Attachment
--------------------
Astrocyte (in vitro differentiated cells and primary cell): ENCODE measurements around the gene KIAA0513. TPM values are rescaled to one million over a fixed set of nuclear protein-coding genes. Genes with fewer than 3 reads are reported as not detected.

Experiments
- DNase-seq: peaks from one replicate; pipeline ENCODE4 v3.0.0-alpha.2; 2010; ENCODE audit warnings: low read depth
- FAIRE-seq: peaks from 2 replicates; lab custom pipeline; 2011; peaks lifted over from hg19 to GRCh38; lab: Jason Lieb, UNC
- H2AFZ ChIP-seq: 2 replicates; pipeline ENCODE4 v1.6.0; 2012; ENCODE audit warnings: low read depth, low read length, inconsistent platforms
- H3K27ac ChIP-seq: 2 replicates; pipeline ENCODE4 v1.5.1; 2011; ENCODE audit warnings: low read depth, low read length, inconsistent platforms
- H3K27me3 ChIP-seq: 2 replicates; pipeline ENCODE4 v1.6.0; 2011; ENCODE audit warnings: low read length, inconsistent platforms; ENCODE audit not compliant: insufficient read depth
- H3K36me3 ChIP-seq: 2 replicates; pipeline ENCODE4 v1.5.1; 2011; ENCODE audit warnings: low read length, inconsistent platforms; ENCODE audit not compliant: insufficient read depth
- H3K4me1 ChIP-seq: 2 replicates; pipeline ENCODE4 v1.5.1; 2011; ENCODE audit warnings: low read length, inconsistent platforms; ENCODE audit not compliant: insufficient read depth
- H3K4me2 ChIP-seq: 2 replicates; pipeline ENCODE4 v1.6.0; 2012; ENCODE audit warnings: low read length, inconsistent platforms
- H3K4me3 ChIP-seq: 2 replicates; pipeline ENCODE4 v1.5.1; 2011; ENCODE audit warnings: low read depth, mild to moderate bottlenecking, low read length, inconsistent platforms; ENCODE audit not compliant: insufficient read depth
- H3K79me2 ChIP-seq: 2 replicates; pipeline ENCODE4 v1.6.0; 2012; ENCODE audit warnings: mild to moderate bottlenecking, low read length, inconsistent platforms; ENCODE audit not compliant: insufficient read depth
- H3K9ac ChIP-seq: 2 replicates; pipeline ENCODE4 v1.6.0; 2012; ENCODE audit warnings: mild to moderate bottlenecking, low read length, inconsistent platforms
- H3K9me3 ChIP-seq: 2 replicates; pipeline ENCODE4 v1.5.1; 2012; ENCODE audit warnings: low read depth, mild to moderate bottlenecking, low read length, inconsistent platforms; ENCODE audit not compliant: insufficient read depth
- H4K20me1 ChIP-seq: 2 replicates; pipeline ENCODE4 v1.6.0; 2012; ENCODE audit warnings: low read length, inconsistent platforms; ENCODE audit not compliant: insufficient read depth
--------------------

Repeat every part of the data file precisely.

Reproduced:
Astrocyte (in vitro differentiated cells and primary cell): ENCODE measurements around the gene KIAA0513. TPM values are rescaled to one million over a fixed set of nuclear protein-coding genes. Genes with fewer than 3 reads are reported as not detected.

Experiments
- DNase-seq: peaks from one replicate; pipeline ENCODE4 v3.0.0-alpha.2; 2010; ENCODE audit warnings: low read depth
- FAIRE-seq: peaks from 2 replicates; lab custom pipeline; 2011; peaks lifted over from hg19 to GRCh38; lab: Jason Lieb, UNC
- H2AFZ ChIP-seq: 2 replicates; pipeline ENCODE4 v1.6.0; 2012; ENCODE audit warnings: low read depth, low read length, inconsistent platforms
- H3K27ac ChIP-seq: 2 replicates; pipeline ENCODE4 v1.5.1; 2011; ENCODE audit warnings: low read depth, low read length, inconsistent platforms
- H3K27me3 ChIP-seq: 2 replicates; pipeline ENCODE4 v1.6.0; 2011; ENCODE audit warnings: low read length, inconsistent platforms; ENCODE audit not compliant: insufficient read depth
- H3K36me3 ChIP-seq: 2 replicates; pipeline ENCODE4 v1.5.1; 2011; ENCODE audit warnings: low read length, inconsistent platforms; ENCODE audit not compliant: insufficient read depth
- H3K4me1 ChIP-seq: 2 replicates; pipeline ENCODE4 v1.5.1; 2011; ENCODE audit warnings: low read length, inconsistent platforms; ENCODE audit not compliant: insufficient read depth
- H3K4me2 ChIP-seq: 2 replicates; pipeline ENCODE4 v1.6.0; 2012; ENCODE audit warnings: low read length, inconsistent platforms
- H3K4me3 ChIP-seq: 2 replicates; pipeline ENCODE4 v1.5.1; 2011; ENCODE audit warnings: low read depth, mild to moderate bottlenecking, low read length, inconsistent platforms; ENCODE audit not compliant: insufficient read depth
- H3K79me2 ChIP-seq: 2 replicates; pipeline ENCODE4 v1.6.0; 2012; ENCODE audit warnings: mild to moderate bottlenecking, low read length, inconsistent platforms; ENCODE audit not compliant: insufficient read depth
- H3K9ac ChIP-seq: 2 replicates; pipeline ENCODE4 v1.6.0; 2012; ENCODE audit warnings: mild to moderate bottlenecking, low read length, inconsistent platforms
- H3K9me3 ChIP-seq: 2 replicates; pipeline ENCODE4 v1.5.1; 2012; ENCODE audit warnings: low read depth, mild to moderate bottlenecking, low read length, inconsistent platforms; ENCODE audit not compliant: insufficient read depth
- H4K20me1 ChIP-seq: 2 replicates; pipeline ENCODE4 v1.6.0; 2012; ENCODE audit warnings: low read length, inconsistent platforms; ENCODE audit not compliant: insufficient read depth